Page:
The dagger’s blade was in the chest and the handle jutted out. Janet also brought the photographs in the mortuary. She had two junior colleagues with her, Shweta and Dharmesh. Shweta exclaimed,

“What a powerful thrust! It appears to be directed backwards, downwards and slightly to the left. And the victim almost did not move at all!”

Dharmesh added,

“I wonder what really happened when he was seated in his office.”

The autopsy took about an hour. Moser’s stomach was practically empty. No pathology or abnormality was detected. The stab had gone into the chest cavity from between the two ribs, cutting one of them and went through the lung and into the left ventricular chamber of heart. There was no other injury. No evidence of alcohol or any other intoxication was seen. Janet still asked for preservation of viscera to refute a suspicion of poisoning which she supposed could arise later, even for sole sake of discussion or to free the accused. She had seen enough in courts for the past 12 years to have a protocol fixed in her mind for such situations.

The dagger had one sharp edge and one blunt edge and a pointed tip. The sharp edge became blunt towards the base for 2cm near the handle. There was a hilt to the dagger between the blade and handle which stopped the dagger. The hilt caused a bruise on the chest when it was thrust.


Forensic Science office was in a frenzy today. Moser had a big name, was respected among professionals and was a very favourable boss.

Ranbir was working on completing the reports for the day. He was an Assistant to Moser for the past 8 years as Junior Scientist and had always received appreciation for his promptness and innovative ways. He was ambitious but his avenues for prominence and promotions were limited and that made him restless sometimes. Javed was the Senior Scientist with Moser and would execute the work assigned to him with a constant undivided attention  which each case required. He took control of the situation as if he had done the drill before. He would start his day much earlier than others whenever he expected the day to be heavy. He would reach the office and delegate work to the staff.

David and team had sent the body for autopsy and had started interrogating the staff. A forensic scientist of the calibre of Moser must have offended hundreds of offenders and invited trouble for himself. And David knew better to not limit to a single line of thought. The quiet and untroubled way in which the body was found was also troubling David. After starting the interrogation, he left for his own office to follow up with fingerprints and other clues.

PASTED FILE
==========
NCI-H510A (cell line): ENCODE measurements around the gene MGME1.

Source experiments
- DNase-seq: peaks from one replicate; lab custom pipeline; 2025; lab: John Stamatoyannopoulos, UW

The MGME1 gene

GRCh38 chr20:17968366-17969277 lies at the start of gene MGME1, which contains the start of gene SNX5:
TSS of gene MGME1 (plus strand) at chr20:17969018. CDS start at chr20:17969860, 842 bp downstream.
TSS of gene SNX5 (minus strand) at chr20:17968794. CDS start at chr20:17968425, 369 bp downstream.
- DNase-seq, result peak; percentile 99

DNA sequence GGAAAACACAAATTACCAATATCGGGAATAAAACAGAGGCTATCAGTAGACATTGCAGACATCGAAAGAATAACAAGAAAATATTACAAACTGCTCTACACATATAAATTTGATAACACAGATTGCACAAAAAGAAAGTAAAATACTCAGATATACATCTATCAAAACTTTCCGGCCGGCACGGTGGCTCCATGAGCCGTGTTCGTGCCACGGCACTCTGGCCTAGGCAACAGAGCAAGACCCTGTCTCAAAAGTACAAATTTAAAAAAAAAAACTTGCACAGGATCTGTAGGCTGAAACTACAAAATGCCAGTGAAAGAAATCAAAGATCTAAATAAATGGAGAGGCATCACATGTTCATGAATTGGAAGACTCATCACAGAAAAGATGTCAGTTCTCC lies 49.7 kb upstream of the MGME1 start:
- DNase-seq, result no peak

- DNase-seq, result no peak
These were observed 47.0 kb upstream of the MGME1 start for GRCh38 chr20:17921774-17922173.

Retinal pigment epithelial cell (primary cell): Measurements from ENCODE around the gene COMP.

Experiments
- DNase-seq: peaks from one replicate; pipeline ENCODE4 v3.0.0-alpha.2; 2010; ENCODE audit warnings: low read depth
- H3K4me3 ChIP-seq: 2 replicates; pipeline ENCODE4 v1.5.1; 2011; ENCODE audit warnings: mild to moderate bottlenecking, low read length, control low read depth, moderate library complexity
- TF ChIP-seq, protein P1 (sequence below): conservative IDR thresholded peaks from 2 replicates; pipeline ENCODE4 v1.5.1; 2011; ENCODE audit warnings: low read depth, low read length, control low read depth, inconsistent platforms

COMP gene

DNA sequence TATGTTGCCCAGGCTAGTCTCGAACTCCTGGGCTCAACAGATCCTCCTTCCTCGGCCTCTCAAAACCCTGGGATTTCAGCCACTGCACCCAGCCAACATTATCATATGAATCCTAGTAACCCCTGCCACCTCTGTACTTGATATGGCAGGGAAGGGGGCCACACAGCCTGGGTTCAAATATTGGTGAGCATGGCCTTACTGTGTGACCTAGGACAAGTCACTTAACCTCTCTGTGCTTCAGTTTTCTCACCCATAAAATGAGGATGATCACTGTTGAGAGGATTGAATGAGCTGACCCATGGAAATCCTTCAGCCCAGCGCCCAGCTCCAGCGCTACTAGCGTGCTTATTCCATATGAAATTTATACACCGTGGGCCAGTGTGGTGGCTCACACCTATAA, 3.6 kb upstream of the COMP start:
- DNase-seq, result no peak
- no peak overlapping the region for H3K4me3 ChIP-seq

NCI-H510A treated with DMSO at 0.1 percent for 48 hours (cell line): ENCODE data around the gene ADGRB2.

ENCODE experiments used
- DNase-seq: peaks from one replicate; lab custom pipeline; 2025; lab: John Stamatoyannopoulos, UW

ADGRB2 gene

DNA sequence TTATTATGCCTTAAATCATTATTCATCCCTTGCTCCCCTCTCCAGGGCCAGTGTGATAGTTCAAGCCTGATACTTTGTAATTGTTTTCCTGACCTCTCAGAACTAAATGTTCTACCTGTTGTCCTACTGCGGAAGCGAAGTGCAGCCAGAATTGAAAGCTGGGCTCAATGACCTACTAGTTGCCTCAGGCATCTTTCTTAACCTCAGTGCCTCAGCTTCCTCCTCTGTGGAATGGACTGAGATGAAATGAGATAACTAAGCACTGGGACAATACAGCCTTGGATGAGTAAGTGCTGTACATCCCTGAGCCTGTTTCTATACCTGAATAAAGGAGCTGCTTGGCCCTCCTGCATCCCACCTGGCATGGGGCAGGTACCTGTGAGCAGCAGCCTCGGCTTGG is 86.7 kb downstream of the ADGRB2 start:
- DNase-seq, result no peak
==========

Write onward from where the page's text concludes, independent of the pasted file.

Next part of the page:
The man working on the fingerprints started figuring out the marks on the dagger. There were many marks on the handle, although with the pattern of the handle which had grooves and ridges, he had some difficulty in picking the prints. He put them on AFIS and was shocked. He called David and asked him to come to his office immediately. David sensed the urgency and rushed, wondering what might have been unravelled. This was the crucial time. Any delay might mean harm to evidence or it’s report or worse, the person doing the investigation.

David entered the fingerprint office and immediately asked, “What? Who?” The guy looked silent, withdrawn and perplexed,

“Javed. Perfect match. No doubts.”

David almost could not believe  it, “Senior Scientist! Moser’s friend! Right there! Unbelievable!”


Javed was taken under police custody. David was talking to the person in charge of fingerprinting at his office,

“I still can’t believe it. Javed has been in Forensic long enough to know about fingerprints. He would not allow them to be there. But the circumstances in which the incidence got precipitated may not have allowed him time to think. Something does not seem right here.”

The other man thought for a moment and said,

“Such an evidence cannot be denied. Rest of the circumstances fit in with this assumption too. But I know what you mean. I don’t feel right about the case too. But facts stand out as facts”.

Meanwhile, in the Forensic lab, Ranbir had taken control of the lab and it’s work. It was tough work but he knew how to handle it. He stretched a while on his chair and closed his eyes. There was a print-out of the 3D fingerprints on a plastic sheet and he had made gloves with the fingerprint sheet and wore them on. But thrusting the knife was not as simple as he had thought. That was heavy work. Once he had come this far, he felt compelled to complete it till the end. Last evening he had burnt the gloves and removed the software for 3D fingerprints from his PC. The copy from fingerprint database was on the hard disc that he attached to the system. He destroyed that too. He felt safe. Nothing else was left behind which could cause trouble for him later. Only the case looked too simple and that could raise suspicion, he thought. But that may not happen……….. and he smiled.